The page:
The night she returned from a week-long visit to her parents' house, she practically stuffed me, first offering me her mother's pizza, then a chocolate bar, and then cooking rice and beans. It made me feel very warm, almost embarrassingly tender toward her. It wasn't a furtive crush anymore, but something stranger and maternal. It made me think back on another older Italian woman who had decided to take up being my mother.

She wasn't so nice to me.

Being fed and listened to made me realize that what upset me about this former woman, what had hurt me the most about her, was not the abuse, but the neglect. There was no real affection between us. If I would be too anxious to eat, she would yell. I couldn't talk to her. She didn't talk to me without yelling. She wasn't interested in anything I was interested in. I had headaches and was dizzy all the time, but I don't think she ever noticed.

I was just a terrible little freak. And wasn't I proud to be Italian? I was only Jewish or Hispanic when she was upset with me.

The girlfriend often spoke about Italy. She found American culture very wasteful. Do I suppose she missed it? All of her extended family still lives in Italy. The family I had grown up with still lives nearby, but do I ever see or speak to them?

By the time she returned from her parents' house, she was going out nearly daily to visit the corner store. She would buy those two necessities: cookies and cigarettes. I began to regularly wash the dishes and clean the stove top for her. I brought her books in a clumsy gesture of concern for her, bought her organic freetrade chocolate bars with the little money I had, and I lent her my crappy CD player for a trip to New Orleans she made to see Billie Joe play live.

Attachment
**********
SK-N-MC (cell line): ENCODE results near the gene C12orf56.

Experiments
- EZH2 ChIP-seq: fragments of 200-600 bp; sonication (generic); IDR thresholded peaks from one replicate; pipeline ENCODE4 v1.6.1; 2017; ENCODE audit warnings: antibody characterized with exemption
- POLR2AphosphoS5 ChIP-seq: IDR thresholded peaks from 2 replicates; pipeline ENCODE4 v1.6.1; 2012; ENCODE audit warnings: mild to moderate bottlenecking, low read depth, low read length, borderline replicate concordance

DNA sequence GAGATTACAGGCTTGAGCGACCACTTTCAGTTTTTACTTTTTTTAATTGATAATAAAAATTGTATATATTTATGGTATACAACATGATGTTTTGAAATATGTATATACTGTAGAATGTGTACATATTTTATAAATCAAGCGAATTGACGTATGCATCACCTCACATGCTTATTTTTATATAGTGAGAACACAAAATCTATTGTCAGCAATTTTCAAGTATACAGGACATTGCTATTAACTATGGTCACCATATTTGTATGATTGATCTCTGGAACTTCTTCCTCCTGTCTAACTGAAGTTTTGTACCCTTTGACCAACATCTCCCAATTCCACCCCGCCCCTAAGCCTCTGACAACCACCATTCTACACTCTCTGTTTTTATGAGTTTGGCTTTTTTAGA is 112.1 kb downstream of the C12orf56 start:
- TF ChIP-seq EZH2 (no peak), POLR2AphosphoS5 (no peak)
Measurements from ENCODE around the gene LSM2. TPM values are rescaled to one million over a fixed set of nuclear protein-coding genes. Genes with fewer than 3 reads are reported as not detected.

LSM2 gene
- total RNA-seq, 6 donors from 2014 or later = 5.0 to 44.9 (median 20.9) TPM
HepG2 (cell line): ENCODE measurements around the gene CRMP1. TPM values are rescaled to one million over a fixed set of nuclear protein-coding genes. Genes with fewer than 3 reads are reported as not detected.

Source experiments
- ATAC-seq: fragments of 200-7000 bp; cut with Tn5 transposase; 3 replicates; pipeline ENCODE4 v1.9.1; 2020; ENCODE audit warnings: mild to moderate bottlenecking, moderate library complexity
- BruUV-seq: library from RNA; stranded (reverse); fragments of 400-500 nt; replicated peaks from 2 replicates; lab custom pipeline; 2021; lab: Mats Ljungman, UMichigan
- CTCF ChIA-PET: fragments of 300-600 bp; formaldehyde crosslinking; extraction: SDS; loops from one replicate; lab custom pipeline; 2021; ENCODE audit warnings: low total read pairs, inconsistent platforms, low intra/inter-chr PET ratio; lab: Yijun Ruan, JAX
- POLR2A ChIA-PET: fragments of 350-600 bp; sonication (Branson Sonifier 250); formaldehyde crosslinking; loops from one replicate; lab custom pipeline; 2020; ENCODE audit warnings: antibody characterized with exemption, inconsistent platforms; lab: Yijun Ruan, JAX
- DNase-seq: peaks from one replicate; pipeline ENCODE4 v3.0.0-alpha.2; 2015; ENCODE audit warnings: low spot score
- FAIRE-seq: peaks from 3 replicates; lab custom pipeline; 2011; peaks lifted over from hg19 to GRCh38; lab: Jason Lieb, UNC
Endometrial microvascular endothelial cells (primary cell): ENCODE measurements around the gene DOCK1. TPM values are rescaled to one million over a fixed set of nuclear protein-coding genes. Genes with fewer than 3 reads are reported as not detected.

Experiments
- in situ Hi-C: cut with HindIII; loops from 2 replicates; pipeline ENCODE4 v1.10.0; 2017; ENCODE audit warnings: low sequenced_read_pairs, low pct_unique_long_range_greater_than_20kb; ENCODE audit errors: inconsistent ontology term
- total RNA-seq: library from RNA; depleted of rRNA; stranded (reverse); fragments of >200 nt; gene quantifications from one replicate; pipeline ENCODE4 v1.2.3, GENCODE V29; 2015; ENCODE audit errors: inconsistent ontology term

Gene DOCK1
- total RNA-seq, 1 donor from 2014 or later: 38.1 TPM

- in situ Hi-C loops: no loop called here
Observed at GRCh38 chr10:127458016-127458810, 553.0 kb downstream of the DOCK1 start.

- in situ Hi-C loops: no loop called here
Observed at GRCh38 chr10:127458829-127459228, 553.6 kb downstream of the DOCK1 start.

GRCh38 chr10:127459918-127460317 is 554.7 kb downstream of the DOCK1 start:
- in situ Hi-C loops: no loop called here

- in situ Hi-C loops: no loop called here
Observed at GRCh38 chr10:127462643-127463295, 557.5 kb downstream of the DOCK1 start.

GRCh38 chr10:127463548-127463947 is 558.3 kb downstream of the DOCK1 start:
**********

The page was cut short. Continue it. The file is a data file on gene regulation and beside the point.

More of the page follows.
In the days leading up to the trip, she would pace around the kitchen, whispering to herself. If she noticed I was there, she would smile weakly and raise her voice to audibility. What was she saying?

"Oh my God, oh my God, oh my God...".

"So much pressure," I would say, as she fussed over the cat's bowl. "So much pressure," she would laugh.

It was early on that she admitted to me that she felt very awkward about going out in public. Whenever she rode the bus, she said, she was worried. Once she had been waiting at a bus stop, and there stood beside her an old lady wearing a sparkly pink t-shirt and bright purple socks. When a driver pulled up to ask directions, the old lady interrupted as she talked to the driver, and began a wild rant on New York City traffic.

"I could see myself being that woman in 20 years," she said. "I always feel like people will think I'm scuzzy and crazy and weird."

"You're certainly the nicest scuzzy, weird, crazy person I know," I said.

"Oh, I'm not very nice most of the time..." she sighed.

I didn't say anything.

"You know, I used to feel really nervous about taking the bus," I said, finally verbalizing a connection between her anxiety and my own.

"Oh, as you get older, you grow out of it," she said. "You get more confident."

I didn't say anything.

I noticed then that neither of us was looking at the other. We weren't staring at the floor in that familiar diffident gesture, but our eyes were unfocused and our gazes directed at nothing in particular.

A few weeks later, I found among her pile of library books one on high functioning autism. It was entitled Look Me in the Eye. I read it cover to cover.

"I just finished that book by Augusten Burroughs' brother", I told her. "It was good, but it's got me a little worried...some of his examples of how weird his thinking is sound perfectly normal to me."

"I think that's because we only hear from autistic people who are very high functioning," she shrugged. She continued on to talk about some articles she had read on Augusten Burroughs.

A few days ago, we also had a conversation on solar energy and geothermal heating.